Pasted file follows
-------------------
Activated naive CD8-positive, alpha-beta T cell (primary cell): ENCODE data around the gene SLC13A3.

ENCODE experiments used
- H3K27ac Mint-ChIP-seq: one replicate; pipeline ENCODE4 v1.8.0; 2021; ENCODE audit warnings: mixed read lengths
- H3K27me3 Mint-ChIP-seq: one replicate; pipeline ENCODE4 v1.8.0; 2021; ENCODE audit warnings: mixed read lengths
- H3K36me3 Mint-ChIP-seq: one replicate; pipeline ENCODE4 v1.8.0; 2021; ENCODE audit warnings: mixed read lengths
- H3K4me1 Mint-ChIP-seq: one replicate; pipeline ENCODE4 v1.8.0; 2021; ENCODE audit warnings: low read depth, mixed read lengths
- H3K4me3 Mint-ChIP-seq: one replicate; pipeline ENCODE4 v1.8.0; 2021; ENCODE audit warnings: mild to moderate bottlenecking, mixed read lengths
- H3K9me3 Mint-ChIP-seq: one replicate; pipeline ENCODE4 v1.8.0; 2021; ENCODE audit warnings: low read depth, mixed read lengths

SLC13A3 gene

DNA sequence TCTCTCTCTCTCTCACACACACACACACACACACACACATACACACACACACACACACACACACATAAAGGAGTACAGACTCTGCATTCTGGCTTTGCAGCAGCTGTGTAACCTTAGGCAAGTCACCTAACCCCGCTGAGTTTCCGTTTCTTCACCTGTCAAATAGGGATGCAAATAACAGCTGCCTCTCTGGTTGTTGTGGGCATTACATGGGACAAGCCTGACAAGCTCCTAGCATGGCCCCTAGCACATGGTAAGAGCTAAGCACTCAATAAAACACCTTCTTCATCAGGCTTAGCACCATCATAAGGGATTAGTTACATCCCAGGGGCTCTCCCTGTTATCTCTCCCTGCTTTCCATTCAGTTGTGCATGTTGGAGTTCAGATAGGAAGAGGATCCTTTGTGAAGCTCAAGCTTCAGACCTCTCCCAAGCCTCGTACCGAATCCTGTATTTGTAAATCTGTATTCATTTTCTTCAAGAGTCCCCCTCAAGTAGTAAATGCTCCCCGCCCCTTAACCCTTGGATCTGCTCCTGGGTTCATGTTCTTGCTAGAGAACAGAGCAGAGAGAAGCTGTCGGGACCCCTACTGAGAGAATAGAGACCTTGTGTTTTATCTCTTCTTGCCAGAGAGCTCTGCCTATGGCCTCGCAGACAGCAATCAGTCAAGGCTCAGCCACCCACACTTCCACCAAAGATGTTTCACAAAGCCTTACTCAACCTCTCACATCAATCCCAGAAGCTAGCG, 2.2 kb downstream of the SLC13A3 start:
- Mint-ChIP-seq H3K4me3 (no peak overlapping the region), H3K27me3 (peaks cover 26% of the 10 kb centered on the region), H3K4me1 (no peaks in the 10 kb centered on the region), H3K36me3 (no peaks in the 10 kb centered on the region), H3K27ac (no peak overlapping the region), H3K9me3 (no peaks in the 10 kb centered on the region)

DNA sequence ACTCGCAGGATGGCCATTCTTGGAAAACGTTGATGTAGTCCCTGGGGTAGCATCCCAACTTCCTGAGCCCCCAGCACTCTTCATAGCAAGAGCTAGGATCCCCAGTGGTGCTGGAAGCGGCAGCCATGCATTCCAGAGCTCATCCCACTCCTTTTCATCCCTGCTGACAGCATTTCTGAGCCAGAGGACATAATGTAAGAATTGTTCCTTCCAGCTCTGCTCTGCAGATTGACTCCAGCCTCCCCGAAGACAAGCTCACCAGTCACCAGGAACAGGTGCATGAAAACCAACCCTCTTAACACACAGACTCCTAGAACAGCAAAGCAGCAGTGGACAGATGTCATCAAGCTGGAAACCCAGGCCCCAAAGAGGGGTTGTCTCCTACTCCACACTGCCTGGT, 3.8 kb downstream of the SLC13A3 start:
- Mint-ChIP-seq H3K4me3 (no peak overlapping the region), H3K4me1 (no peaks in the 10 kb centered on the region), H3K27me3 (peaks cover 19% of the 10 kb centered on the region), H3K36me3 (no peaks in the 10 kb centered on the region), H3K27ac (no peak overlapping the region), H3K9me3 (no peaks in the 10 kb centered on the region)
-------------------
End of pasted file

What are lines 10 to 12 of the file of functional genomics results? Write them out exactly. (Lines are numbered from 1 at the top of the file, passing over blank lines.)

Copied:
DNA sequence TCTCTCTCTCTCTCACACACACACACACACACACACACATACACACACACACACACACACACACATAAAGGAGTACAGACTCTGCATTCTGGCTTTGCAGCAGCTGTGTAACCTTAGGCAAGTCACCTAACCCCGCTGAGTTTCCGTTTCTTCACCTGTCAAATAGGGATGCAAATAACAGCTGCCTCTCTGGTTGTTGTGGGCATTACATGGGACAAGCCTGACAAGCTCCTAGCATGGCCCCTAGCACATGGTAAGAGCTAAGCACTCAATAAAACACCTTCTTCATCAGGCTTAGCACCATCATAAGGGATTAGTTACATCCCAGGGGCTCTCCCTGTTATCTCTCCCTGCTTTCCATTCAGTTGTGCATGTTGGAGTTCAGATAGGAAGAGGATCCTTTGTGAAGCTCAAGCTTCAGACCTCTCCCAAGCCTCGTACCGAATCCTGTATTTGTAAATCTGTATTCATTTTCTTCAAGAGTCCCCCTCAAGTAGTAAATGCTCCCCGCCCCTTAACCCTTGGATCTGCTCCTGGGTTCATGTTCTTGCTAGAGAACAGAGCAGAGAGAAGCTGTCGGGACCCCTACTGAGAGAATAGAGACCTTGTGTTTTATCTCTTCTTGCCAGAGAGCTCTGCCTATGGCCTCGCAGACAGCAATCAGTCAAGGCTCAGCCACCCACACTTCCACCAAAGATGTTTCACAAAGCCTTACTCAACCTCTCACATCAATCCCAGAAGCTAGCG, 2.2 kb downstream of the SLC13A3 start:
- Mint-ChIP-seq H3K4me3 (no peak overlapping the region), H3K27me3 (peaks cover 26% of the 10 kb centered on the region), H3K4me1 (no peaks in the 10 kb centered on the region), H3K36me3 (no peaks in the 10 kb centered on the region), H3K27ac (no peak overlapping the region), H3K9me3 (no peaks in the 10 kb centered on the region)

DNA sequence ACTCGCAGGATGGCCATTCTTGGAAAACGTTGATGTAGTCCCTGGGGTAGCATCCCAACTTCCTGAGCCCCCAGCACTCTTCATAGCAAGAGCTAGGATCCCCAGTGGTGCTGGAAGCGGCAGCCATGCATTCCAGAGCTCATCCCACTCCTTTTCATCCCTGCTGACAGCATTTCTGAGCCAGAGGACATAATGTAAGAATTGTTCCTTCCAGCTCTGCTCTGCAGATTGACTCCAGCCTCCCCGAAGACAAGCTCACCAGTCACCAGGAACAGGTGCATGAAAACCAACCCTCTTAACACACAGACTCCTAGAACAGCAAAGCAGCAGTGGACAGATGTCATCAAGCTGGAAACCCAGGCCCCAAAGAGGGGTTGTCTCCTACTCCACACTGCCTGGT, 3.8 kb downstream of the SLC13A3 start: